NYU Diversity & Tech Syllabus, Fall 2020 ๐Ÿค– ๐Ÿคณ๐Ÿพ๐Ÿ‘๐Ÿฟ๐Ÿ‘โœŒ๐Ÿพ๐Ÿ’ป

STS-UY 3904 INT2, Fall 2020
Prof. Arlene Ducao, arlduc [at] nyu.edu
Tuesdays and Thursdays, 2:00-3:50 PM
ONLINE

Overview

What does diversity mean in the context of technology? Do we need diversity in technology? Why?

Especially in the midst of movements like Black Lives Matter and MeToo, these questions become important as technology increasingly drives rapid societal and political change. Demographic shifts are also increasingly changing the notion of diversity in our local, regional, national, and global societies.

Through historical surveys, case studies, virtual site visits, and even some hands-on experiments with new technologies, this course will explore the relationships between many kinds of technology and many kinds of diversity. Students will be required to write weekly reflections, design a technology project, write a short paper, and develop a final project that examines not only how diversity has and hasnโ€™t impacted technology, but also how technology has and hasnโ€™t impacted intersectional social movements toward diversity, representation, justice, and inclusion.

Recommended preparation: students are recommended (but not required) to have some experience in tinkering with digital technology. This includes (but is not limited to) web page coding, mobile app development, hardware prototyping, and/or CAD-based fabrication.

Speaker High Volume on Apple

Learning Goals

  1. Discuss various definitions of “technology” in the context of diversity, and various definitions of “diversity” in the context of technology;
  2. Discuss tools that 1) show how to identify oppression of diversity in various contexts 2) guide users in taking functional action against oppression and marginalization.
  3. Examine and critique modes of technological production in a socio-historical setting. Discuss both diversity and technology in the U.S. and International context.
  4. Deploy one or more modes of technology production to understand the experiential context of technology and diversity.
  5. Combine goals 1, 2, 3, and 4 to explore, via your own personal history and culture, what diversity and technology means to you.
Mechanical Arm on Apple

Schedule

This is an approximate plan; guests, virtual site visits, assignments, and readings are subject to change.

Phase 1: Getting to Today
Phase 2: Going Forward
  • Week 8: Revisiting Key Concepts and Goals 
    • Documenting practices and accountability: what do we do in our daily lives? How do we hold technical institutions accountable? What kind of technology do we use?
    • What are the movements and who are the people that keep us accountable? What/who are some examples of this from Part One of this class?
    • Assignment 1: List the salient social identities with which you identify. List the axes of identity in which you may be privileged. Do any patterns emerge?
    • Assignment 2: Reflect on any out-of-class diversity trainings you’ve taken. Write out one accountability goal for the rest of the semester. 
    • Assignment 3: Name additional prototyping technologies youโ€™d like to explore in the second half of the semester. 
  • Week 9. Case Studies: U.S. Contexts
    • Topics include CSforAll, CodeNext, LibrePlanet, FAT, Grace Hopper, NSBE, Tapia, Bushwick VR.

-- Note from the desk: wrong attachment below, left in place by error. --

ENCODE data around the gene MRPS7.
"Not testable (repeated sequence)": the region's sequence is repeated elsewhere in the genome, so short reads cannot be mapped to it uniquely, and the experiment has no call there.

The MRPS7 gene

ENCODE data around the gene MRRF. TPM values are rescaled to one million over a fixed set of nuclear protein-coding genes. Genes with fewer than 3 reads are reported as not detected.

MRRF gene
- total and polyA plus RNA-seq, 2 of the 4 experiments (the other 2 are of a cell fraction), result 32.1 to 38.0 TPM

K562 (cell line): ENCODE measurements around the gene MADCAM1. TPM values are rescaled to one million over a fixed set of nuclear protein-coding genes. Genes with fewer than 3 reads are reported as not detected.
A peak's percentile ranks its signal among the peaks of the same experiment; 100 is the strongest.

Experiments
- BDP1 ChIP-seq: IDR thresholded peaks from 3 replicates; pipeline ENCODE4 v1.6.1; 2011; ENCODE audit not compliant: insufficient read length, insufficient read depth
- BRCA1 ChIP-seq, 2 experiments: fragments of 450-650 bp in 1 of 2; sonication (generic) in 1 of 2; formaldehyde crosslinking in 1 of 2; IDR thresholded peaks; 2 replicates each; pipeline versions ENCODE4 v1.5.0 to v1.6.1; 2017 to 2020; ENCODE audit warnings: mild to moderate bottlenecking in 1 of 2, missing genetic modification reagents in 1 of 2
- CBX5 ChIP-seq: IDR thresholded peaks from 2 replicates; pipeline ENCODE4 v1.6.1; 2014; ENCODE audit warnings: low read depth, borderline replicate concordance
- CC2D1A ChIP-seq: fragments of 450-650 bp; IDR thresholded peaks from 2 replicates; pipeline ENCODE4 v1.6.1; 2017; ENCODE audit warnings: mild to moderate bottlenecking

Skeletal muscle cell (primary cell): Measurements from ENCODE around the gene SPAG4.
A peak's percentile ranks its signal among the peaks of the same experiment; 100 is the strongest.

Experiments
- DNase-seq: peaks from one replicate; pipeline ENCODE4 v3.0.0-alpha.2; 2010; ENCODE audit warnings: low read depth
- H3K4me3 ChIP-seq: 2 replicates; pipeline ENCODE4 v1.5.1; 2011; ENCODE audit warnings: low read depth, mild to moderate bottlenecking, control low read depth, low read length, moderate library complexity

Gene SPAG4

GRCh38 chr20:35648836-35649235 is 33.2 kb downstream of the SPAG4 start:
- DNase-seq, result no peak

• Assignment 1: Write a profile of a person or group working on diversity and technology issues in the U.S. context. Explain why you chose this person/group. 
    • Assignment 2: Write a profile of one person/group working on diversity and technology in the context of New York City. How does the New York context differ from the larger U.S. context?
    • Readings: Excerpt from The Autobiography of a Transgender Scientist
  • Week 10. Case Studies: Non-U.S. Contexts. 
    • Topics include Non-English Technologies, Global Computation & Craft, Global Action Project: the Immigrant and Undocumented, Why We Rise, NYU Data Visualization for Human Rights
    • Assignment 1: Write a profile of one person/group working on diversity and technology in the context beyond the U.S.. How does the non-U.S. context differ from the U.S. context?
    • Assignment 2: Discuss how your work and interests, either inside or outside of class, might serve one of the persons/groups youโ€™ve learned about. Be as specific as you can. 
    • Reading: Latino or other non-English programming language.
  • Week 11. Targeted Prototyping Workshops, Part 2
    • Topics include additional tutorials based on student requests
    • Assignment 1: Draft a plan for how your prototype(s) might be refined to serve the person(s) or group(s) you wrote about last week. 
    • Assignment 2: Start to prepare for your final deliverable. Iterate on your prototype(s) and/or research writing toward this goal. 
    • Readings: Parable of the Polygons
  • Week 12. Speculative Story-building Week.
    • Topics include Ursula LeGuin, Octavia Butler, Octaviaโ€™s Brood, Zombies, Ken Liu, Black Mirror, Jorge Luis Borges, Cory Doctorow
    • Assignment 1: Find a piece of speculative that depicts some of the ways your prototype may be used for either/both utopian and dystopian purposes. Write a reflection on this. 
    • Assignment 2: Continue preparing for your final deliverable. Iterate on your prototype(s) and/or research writing toward this goal. 
    • Readings: See above; and The Weird Events That Make Machines Hallucinate
  • Week 13. Critical Consciousness and Self-Work
    • Topics include: Workshop time, Final reflections, Mindfulness walk
    • Assignment 1: Reflect on the mindfulness walk through any kind of medium (writing, an audiovisual recording, etc.). How can mindfulness be a tool of accountability?
    • Assignment 2: Prepare for your final deliverable. Iterate on your prototype(s) and/or research writing toward this goal.